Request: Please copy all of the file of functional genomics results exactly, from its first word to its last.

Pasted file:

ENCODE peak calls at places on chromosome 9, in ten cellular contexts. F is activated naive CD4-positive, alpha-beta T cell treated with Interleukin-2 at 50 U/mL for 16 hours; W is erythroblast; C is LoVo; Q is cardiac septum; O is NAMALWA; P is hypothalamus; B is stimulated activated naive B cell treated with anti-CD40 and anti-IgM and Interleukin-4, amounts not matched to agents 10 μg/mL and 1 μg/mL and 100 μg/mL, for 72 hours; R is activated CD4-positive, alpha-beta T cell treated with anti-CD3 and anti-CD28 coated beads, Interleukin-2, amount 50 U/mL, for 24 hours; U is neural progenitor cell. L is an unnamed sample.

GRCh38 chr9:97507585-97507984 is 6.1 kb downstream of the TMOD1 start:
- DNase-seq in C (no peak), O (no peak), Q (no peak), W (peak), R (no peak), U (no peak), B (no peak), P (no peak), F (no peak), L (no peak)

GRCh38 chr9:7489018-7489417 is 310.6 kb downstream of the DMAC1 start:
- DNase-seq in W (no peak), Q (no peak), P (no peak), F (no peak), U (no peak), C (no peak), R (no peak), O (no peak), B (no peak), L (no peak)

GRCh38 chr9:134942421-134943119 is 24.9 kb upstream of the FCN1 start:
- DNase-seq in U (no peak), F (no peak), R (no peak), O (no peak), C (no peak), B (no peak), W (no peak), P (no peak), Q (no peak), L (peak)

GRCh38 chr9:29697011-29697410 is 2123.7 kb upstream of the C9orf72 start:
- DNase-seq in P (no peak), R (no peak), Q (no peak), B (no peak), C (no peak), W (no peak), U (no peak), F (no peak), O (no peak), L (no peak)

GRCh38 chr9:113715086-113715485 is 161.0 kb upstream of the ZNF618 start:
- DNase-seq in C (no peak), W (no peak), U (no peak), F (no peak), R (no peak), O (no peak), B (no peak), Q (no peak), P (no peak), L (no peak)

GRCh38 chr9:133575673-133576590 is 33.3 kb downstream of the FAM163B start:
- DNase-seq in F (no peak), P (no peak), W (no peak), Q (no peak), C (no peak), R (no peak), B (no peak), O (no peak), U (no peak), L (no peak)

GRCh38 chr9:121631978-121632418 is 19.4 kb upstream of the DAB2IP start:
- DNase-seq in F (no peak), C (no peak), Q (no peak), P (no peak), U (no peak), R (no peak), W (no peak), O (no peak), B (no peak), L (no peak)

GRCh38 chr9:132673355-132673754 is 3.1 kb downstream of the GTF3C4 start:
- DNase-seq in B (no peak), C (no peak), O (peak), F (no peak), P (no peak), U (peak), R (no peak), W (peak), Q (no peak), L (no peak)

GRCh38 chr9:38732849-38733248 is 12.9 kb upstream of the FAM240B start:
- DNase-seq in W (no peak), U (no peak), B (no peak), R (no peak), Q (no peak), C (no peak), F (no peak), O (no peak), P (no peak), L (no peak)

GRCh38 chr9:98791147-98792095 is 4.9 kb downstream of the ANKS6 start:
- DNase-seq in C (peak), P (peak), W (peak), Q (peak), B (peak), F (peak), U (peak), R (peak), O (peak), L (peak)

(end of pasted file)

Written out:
ENCODE peak calls at places on chromosome 9, in ten cellular contexts. F is activated naive CD4-positive, alpha-beta T cell treated with Interleukin-2 at 50 U/mL for 16 hours; W is erythroblast; C is LoVo; Q is cardiac septum; O is NAMALWA; P is hypothalamus; B is stimulated activated naive B cell treated with anti-CD40 and anti-IgM and Interleukin-4, amounts not matched to agents 10 μg/mL and 1 μg/mL and 100 μg/mL, for 72 hours; R is activated CD4-positive, alpha-beta T cell treated with anti-CD3 and anti-CD28 coated beads, Interleukin-2, amount 50 U/mL, for 24 hours; U is neural progenitor cell. L is an unnamed sample.

GRCh38 chr9:97507585-97507984 is 6.1 kb downstream of the TMOD1 start:
- DNase-seq in C (no peak), O (no peak), Q (no peak), W (peak), R (no peak), U (no peak), B (no peak), P (no peak), F (no peak), L (no peak)

GRCh38 chr9:7489018-7489417 is 310.6 kb downstream of the DMAC1 start:
- DNase-seq in W (no peak), Q (no peak), P (no peak), F (no peak), U (no peak), C (no peak), R (no peak), O (no peak), B (no peak), L (no peak)

GRCh38 chr9:134942421-134943119 is 24.9 kb upstream of the FCN1 start:
- DNase-seq in U (no peak), F (no peak), R (no peak), O (no peak), C (no peak), B (no peak), W (no peak), P (no peak), Q (no peak), L (peak)

GRCh38 chr9:29697011-29697410 is 2123.7 kb upstream of the C9orf72 start:
- DNase-seq in P (no peak), R (no peak), Q (no peak), B (no peak), C (no peak), W (no peak), U (no peak), F (no peak), O (no peak), L (no peak)

GRCh38 chr9:113715086-113715485 is 161.0 kb upstream of the ZNF618 start:
- DNase-seq in C (no peak), W (no peak), U (no peak), F (no peak), R (no peak), O (no peak), B (no peak), Q (no peak), P (no peak), L (no peak)

GRCh38 chr9:133575673-133576590 is 33.3 kb downstream of the FAM163B start:
- DNase-seq in F (no peak), P (no peak), W (no peak), Q (no peak), C (no peak), R (no peak), B (no peak), O (no peak), U (no peak), L (no peak)

GRCh38 chr9:121631978-121632418 is 19.4 kb upstream of the DAB2IP start:
- DNase-seq in F (no peak), C (no peak), Q (no peak), P (no peak), U (no peak), R (no peak), W (no peak), O (no peak), B (no peak), L (no peak)

GRCh38 chr9:132673355-132673754 is 3.1 kb downstream of the GTF3C4 start:
- DNase-seq in B (no peak), C (no peak), O (peak), F (no peak), P (no peak), U (peak), R (no peak), W (peak), Q (no peak), L (no peak)

GRCh38 chr9:38732849-38733248 is 12.9 kb upstream of the FAM240B start:
- DNase-seq in W (no peak), U (no peak), B (no peak), R (no peak), Q (no peak), C (no peak), F (no peak), O (no peak), P (no peak), L (no peak)

GRCh38 chr9:98791147-98792095 is 4.9 kb downstream of the ANKS6 start:
- DNase-seq in C (peak), P (peak), W (peak), Q (peak), B (peak), F (peak), U (peak), R (peak), O (peak), L (peak)